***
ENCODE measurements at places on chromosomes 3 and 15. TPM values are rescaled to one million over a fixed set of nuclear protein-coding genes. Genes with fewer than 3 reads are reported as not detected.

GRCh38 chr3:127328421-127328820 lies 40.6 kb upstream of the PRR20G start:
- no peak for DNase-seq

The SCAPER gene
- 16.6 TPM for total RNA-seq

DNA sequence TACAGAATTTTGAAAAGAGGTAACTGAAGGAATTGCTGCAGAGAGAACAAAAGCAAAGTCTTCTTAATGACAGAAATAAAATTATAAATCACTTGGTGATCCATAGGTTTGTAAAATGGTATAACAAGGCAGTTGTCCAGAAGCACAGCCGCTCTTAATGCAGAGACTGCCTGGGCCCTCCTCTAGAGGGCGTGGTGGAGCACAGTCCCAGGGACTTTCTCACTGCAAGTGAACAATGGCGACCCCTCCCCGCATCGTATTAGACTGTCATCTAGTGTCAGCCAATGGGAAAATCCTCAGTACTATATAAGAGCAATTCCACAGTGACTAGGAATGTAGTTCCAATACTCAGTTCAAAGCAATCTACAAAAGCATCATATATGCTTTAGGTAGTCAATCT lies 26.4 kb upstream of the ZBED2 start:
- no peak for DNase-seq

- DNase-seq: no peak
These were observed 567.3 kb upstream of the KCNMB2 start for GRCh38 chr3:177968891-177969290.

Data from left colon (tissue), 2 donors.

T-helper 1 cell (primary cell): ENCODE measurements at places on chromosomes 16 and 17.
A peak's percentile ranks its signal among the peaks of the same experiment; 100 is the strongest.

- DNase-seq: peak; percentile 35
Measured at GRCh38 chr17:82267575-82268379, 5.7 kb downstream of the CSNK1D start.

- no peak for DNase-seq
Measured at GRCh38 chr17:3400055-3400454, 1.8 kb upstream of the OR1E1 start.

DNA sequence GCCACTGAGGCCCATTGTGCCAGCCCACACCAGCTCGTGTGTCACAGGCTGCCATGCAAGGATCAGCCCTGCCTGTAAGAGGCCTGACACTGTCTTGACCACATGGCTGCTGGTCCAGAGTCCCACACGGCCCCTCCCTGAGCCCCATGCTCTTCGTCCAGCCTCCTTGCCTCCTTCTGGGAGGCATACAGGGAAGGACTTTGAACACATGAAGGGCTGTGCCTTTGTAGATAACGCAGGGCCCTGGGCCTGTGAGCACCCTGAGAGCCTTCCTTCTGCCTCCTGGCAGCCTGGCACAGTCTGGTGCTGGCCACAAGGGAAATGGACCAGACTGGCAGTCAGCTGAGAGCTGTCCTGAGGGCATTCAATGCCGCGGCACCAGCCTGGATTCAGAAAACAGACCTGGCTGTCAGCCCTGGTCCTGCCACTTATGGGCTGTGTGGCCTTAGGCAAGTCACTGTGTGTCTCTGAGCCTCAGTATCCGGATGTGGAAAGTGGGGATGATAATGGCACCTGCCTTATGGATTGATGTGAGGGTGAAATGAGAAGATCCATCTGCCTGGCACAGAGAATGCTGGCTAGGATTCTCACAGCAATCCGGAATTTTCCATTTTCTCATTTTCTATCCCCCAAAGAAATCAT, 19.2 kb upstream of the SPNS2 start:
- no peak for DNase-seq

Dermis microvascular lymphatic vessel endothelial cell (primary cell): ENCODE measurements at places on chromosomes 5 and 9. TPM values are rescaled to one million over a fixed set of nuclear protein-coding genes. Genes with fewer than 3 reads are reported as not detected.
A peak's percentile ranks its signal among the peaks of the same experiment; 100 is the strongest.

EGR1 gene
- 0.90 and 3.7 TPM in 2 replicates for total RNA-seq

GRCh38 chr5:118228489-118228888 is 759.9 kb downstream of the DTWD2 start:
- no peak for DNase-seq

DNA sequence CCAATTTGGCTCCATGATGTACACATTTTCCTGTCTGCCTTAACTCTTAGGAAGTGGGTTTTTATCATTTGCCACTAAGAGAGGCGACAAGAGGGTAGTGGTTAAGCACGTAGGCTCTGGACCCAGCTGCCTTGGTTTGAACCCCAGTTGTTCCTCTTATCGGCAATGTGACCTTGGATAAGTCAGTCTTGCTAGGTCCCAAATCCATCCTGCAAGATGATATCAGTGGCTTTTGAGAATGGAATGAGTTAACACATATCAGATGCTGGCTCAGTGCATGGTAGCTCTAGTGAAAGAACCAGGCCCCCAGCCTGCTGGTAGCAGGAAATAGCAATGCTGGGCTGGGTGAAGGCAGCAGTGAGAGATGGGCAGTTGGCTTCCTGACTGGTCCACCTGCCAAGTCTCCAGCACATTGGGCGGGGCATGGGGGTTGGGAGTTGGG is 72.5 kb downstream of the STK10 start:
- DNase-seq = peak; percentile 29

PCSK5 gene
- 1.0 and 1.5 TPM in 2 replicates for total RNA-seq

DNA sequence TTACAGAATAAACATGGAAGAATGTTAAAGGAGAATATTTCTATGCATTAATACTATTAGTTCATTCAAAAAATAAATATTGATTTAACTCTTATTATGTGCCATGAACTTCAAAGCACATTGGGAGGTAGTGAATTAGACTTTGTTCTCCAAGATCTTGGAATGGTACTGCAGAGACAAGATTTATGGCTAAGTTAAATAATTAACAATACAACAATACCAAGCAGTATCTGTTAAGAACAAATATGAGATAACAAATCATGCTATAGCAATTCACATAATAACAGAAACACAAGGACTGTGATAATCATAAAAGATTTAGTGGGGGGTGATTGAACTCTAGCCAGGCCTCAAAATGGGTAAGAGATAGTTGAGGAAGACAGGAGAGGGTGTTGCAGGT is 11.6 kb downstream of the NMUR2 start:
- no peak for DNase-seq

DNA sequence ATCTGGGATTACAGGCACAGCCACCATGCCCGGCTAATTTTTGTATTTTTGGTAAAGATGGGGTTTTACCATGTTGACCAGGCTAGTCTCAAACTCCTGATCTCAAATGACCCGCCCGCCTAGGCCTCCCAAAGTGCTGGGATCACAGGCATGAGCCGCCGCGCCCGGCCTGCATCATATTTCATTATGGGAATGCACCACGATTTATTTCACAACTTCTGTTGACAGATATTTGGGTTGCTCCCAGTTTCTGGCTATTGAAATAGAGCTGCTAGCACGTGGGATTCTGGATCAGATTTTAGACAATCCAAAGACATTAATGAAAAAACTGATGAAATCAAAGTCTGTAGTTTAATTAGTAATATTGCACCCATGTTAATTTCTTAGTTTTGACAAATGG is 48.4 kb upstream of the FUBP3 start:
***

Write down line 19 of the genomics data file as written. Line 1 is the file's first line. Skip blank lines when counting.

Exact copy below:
Dermis microvascular lymphatic vessel endothelial cell (primary cell): ENCODE measurements at places on chromosomes 5 and 9. TPM values are rescaled to one million over a fixed set of nuclear protein-coding genes. Genes with fewer than 3 reads are reported as not detected.